There are four possible governments in any one-period game: each of the parties in power, and the coalition which would form in a hung parliament. We start with some useful preliminary results, which pin down the possible coalition governments.

Lemma 3.1

Suppose that \(d=0\). If all parties secure some votes and no party receives a majority of votes then the government which forms in equilibrium consists of a pair of parties with maximal bilateral surplus.

Proof

Any equilibrium agreement must involve a program which maximizes the bargaining partners’ aggregate utility, else the proposer could profitably deviate to offering such a program. Our assumptions of equiprobable proposers and an equally bad caretaker government then imply that bargaining partners expect (at the end of the first phase) to split the surplus equally.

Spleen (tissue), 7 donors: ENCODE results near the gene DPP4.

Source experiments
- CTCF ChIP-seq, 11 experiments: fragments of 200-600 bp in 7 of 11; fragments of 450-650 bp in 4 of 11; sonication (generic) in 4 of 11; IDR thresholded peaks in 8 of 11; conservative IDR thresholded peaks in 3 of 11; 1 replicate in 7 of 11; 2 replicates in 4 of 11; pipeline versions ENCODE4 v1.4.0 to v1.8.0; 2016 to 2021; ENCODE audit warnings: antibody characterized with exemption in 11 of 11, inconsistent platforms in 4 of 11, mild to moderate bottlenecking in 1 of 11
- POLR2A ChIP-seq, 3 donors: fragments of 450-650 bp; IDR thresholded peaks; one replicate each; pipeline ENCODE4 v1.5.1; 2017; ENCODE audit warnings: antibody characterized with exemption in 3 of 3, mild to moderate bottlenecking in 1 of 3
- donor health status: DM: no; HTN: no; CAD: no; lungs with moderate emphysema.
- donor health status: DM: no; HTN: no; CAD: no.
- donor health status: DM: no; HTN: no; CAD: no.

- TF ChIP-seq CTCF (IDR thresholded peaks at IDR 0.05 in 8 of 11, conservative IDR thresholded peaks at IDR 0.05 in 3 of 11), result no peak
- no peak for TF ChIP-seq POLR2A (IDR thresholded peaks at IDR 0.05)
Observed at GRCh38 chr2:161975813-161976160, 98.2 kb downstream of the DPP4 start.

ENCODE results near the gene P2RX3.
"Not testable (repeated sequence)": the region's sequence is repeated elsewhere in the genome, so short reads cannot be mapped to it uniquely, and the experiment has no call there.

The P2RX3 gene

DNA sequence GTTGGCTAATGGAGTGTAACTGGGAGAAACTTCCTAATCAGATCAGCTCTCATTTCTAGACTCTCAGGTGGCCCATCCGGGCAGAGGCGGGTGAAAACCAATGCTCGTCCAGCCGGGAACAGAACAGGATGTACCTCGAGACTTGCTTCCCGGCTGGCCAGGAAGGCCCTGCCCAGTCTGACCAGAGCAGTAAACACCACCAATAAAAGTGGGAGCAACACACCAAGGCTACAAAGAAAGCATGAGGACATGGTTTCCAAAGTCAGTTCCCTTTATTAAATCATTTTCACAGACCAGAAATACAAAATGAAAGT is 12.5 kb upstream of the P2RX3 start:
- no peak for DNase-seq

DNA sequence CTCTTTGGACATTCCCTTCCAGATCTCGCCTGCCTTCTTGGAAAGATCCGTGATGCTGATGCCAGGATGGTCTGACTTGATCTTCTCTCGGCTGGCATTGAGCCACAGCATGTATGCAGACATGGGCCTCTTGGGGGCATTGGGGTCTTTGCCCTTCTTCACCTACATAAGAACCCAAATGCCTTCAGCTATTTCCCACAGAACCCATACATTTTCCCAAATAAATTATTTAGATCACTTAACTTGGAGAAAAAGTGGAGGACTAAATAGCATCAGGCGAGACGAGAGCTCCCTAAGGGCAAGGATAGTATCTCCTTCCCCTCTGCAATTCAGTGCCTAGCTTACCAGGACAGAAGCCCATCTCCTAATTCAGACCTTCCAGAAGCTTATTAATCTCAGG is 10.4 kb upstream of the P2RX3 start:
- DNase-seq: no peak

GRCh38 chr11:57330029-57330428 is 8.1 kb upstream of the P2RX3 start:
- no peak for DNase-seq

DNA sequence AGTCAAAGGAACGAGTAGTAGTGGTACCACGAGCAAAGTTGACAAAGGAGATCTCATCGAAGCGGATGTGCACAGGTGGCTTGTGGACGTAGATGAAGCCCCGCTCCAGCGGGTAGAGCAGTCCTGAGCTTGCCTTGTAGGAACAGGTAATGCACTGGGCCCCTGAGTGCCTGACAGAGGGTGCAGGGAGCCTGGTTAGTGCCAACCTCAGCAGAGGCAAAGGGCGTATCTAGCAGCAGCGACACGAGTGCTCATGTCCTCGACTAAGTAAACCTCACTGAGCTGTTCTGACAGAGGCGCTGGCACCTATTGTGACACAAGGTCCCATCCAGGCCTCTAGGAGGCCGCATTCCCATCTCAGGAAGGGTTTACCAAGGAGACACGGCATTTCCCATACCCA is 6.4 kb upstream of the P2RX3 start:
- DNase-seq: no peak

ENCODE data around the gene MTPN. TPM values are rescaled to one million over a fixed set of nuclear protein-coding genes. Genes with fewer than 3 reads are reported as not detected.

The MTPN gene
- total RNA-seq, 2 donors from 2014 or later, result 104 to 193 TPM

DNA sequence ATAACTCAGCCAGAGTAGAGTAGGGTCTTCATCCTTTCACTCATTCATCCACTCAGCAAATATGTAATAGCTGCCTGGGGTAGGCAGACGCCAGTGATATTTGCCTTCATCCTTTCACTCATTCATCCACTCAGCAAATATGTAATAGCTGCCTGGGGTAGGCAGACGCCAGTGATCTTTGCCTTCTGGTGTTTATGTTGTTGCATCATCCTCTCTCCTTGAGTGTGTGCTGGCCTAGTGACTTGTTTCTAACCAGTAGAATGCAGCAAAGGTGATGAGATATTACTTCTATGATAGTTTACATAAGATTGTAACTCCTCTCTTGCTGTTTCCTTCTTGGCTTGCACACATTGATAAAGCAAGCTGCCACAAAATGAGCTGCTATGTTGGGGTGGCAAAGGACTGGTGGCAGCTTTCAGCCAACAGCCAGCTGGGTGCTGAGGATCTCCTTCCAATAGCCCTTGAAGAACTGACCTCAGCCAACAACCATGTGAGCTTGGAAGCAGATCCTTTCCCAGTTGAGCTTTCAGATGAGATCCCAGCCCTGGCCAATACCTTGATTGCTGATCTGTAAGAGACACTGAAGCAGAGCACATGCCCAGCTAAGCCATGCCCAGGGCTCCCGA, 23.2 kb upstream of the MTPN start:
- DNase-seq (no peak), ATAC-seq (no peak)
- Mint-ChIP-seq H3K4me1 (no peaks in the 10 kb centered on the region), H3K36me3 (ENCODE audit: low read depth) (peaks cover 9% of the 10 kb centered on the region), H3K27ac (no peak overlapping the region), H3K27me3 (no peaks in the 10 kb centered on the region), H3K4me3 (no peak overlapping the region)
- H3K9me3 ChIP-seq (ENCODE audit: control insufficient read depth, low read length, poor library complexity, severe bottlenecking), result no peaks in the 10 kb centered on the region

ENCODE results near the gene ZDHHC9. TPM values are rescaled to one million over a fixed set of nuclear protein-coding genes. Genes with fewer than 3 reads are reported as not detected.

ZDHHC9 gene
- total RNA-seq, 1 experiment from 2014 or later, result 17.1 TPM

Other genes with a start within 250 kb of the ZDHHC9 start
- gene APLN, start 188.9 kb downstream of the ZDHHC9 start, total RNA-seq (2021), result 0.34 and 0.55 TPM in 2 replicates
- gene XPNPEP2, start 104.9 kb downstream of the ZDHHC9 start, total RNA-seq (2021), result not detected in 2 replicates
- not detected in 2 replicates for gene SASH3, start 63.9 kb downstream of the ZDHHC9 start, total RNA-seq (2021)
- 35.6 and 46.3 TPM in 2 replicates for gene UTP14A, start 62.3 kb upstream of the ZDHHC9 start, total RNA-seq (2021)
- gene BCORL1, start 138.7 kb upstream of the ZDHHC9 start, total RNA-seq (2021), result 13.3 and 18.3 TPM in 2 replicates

As parties are myopic, they evaluate each coalition according to its share of the surplus. Lemma 2.1a then implies the result if some two-party coalition yields a greater per-party surplus than the grand coalition. (We then say that the grand coalition is dominated by this coalition.) There are a number of cases to consider, all of which involve substituting for the per-party surplus in the proof of Lemma 2.2. If all parties are pure then the per-party surplus of \(M\) and \(R\) equals \(K-\beta (x_{R}-x_{M})/2\), while that of the grand coalition is \(K-\beta (x_{R}-x_{L})/3\); so the grand coalition is dominated. If all parties are corrupt then the per-party surplus of \(M\) and \(R\) equals \(K-\alpha /8\gamma \), while that of the grand coalition is \(K-\alpha /6\gamma \). If \(i\) alone is pure then the per-party surplus of \(i\) and another party equals \(K-\alpha /16\gamma \), while that of the grand coalition is \(K-\alpha /9\gamma \). Finally, suppose that \(i\) alone is corrupt, so the grand coalition’s per-party surplus is \(K-\alpha /18\gamma -\beta |x_{j}-x_{k}|/3\). The per-party surplus of a coalition of the two pure parties [resp. a pure and a corrupt party] is \(K-\beta |x_{j}-x_{k}|/2\) [resp. \(K-\alpha /16\gamma \)]. It is easy to confirm that the grand coalition is then dominated by at least one of the coalitions.

\(\square \)

Lemma 3.2